Daily VideoMay 19, 2014
Women work to change the culture of the free online encyclopedia “Wikipedia”
The free online encyclopedia “Wikipedia” has come under scrutiny over a lack of female representation and participation on the website.
A study published in 2010 by the United Nations University and by the Wikimedia Foundation, the organization that runs Wikipedia, discovered that less than 13 percent of the site’s nearly 75,000 contributors were women. The same study found that the average Wikipedia editor was male and in his mid-20s.
This has led to a skew in the information that appears on Wikipedia, where critics say that women’s stories and interests are underrepresented.
Since the study, Wikipedia’s female editors have pushed for higher representation on the site.
“We definitely want to increase the number of women. But just increasing the number of women isn’t necessarily going to improve the fact that content on Wikipedia itself is skewed,” said Adrianne Wadewitz, a dedicated Wikipedian and one of the site’s top 15 contributors of high-quality content.
Fewer women contributors, she said, inevitably influences what ends up on Wikipedia. One example, noted by a media columnist from the New York Times in 2011, is the lengthy descriptions in Wikipedia about ‘The Sopranos’ compared to the much shorter entry for the more female oriented ‘Sex and the City.’
To help balance the information on the site, groups have organized “Edit-a-Thons,” where experienced Wikipedians and first-timers get together to help each other write new content. Edit-a-thons are not gender-exclusive, but increasingly women are recruiting other women to participate.
“I know something about how the first encyclopedias were developed in the 18th century. And those encyclopedias almost completely excluded the history of women,” said Wadewitz. “When we’re talking both to Wikipedians and people outside of Wikipedia, we say, ‘Look, if we want to include all of these other narratives besides the typical narrative that we usually tell of dead white men, we’ve gotta get it in there now.’”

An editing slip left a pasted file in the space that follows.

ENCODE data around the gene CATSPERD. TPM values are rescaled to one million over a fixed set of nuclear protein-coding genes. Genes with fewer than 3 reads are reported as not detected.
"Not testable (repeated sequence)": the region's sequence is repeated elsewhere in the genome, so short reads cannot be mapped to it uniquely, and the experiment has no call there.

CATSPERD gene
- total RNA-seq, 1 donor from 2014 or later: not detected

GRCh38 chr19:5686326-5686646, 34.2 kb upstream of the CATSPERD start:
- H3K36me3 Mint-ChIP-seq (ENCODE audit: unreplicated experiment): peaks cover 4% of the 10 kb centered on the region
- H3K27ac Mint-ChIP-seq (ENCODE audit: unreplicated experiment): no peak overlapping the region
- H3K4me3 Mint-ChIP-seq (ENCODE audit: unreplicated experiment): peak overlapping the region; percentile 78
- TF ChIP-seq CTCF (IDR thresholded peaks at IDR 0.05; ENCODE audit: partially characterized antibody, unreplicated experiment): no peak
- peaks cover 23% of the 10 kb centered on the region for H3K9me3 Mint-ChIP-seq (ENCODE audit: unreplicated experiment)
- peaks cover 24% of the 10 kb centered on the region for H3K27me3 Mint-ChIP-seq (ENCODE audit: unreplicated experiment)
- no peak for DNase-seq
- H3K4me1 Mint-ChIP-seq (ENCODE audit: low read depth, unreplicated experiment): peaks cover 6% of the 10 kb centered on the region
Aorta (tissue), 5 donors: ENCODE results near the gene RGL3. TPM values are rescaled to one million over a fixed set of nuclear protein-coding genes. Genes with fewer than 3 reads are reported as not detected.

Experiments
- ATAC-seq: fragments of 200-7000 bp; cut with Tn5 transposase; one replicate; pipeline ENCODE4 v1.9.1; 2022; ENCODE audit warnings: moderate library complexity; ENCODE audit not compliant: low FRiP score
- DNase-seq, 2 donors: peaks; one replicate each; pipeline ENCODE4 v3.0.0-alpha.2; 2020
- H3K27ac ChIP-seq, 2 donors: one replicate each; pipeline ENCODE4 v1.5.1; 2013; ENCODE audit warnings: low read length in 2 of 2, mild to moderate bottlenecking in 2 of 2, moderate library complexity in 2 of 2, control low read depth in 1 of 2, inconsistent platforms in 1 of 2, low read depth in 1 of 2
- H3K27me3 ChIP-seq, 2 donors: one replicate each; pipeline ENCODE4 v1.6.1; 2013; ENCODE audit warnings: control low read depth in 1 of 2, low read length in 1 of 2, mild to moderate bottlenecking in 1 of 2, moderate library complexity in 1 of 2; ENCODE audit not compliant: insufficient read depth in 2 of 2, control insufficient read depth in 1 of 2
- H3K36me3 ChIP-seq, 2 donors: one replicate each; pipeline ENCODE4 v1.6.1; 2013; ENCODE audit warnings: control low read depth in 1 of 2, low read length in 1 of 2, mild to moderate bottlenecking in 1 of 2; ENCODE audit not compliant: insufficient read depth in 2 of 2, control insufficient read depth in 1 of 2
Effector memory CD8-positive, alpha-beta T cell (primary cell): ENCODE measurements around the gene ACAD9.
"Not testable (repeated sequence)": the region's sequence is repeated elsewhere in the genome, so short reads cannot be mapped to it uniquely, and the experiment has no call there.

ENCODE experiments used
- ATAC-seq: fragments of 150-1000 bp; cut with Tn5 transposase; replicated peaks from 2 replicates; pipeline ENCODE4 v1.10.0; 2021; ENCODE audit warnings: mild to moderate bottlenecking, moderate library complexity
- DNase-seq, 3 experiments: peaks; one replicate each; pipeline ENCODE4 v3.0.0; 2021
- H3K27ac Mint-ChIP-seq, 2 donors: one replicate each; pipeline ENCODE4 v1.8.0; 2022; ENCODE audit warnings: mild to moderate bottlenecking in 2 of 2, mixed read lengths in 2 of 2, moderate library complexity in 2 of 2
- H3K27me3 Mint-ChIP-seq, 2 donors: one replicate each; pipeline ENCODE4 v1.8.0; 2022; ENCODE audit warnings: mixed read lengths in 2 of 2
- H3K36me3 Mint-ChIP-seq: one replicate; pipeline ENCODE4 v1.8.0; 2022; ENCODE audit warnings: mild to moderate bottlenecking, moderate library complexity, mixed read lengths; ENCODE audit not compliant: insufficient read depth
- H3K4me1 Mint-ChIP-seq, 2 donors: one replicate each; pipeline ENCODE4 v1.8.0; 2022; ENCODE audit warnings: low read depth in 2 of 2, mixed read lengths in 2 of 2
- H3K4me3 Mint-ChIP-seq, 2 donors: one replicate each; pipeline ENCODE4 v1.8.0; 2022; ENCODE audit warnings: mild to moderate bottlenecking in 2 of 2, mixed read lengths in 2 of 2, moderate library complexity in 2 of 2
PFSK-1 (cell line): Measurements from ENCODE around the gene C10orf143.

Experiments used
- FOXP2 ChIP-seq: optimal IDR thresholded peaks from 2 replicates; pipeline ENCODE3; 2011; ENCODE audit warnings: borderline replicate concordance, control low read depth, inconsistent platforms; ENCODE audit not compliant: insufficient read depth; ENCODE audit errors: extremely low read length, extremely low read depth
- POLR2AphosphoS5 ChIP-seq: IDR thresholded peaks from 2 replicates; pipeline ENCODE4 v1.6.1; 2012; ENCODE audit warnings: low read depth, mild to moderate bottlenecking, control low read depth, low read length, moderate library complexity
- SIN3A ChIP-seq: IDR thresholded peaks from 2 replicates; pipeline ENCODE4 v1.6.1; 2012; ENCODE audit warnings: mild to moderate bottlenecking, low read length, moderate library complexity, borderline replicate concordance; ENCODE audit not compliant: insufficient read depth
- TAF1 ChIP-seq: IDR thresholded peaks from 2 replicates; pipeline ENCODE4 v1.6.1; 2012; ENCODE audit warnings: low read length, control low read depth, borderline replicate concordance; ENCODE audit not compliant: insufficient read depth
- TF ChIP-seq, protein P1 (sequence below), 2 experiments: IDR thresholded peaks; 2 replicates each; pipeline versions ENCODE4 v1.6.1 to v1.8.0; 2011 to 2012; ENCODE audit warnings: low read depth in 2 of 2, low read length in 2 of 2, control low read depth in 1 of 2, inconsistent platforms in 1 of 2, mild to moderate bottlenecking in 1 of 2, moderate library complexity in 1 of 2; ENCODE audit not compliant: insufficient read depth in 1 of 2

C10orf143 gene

Warm up questions
- What is “crowd-sourcing”?
- What do you use Wikipedia for? Do you consider it reliable?
- What are the pros and cons of a volunteer crowd-sourced encyclopedia like Wikipedia?
- Currently, there are around nine male Wikipedia editors for every female editor. Do you think that has an effect on what is written about? Why or why not?
- Do you think that there are other groups that are underrepresented on Wikipedia? Who might they be and how does their lack of representation shape content?
Take on the role of a Wikipedia editor and write a two paragraph entry for a critical event in American history. How does your background and point of view influence your description of the event? What did you include in your entry? What did you leave out?
Tooltip of related stories
Tooltip of more video block
Submit Your Student Voice
More than 500 “March for Science” demonstrations took place around the U.S. and the world on Saturday in response to those who challenge widely-accepted scientific evidence and consensus. Continue readingArts & CultureEconomicsHealthScienceU.S.UncategorizedWorld
The U.S. and North Korea exchanged threats Monday after Vice President Mike Pence’s visit to the demilitarized zone between North an South Korea. Continue readingArts & CultureEconomicsHealthScienceU.S.UncategorizedWorld
West coast scientists are studying a deadly bat disease called white-nose syndrome after it spread to Washington state from the Northeast last year where it has killed more than 5.5 million bats since 2006. Continue readingArts & CultureEconomicsHealthScienceU.S.UncategorizedWorld
The Senate confirmed U.S. Supreme Court nominee Neil Gorsuch Friday in a 54-45 vote, following a contentious week of opposition from Democrats prompted Republicans to change Senate rules in order to push the vote through. Continue readingArts & CultureEconomicsHealthScienceU.S.UncategorizedWorld
The U.S. launched nearly 60 missiles aimed at strategic air force targets in Syria Thursday night in retaliation for the Syrian’s government’s use of chemical weapons which killed at least 100 civilians on Tuesday. Continue readingArts & CultureEconomicsHealthScienceU.S.UncategorizedWorld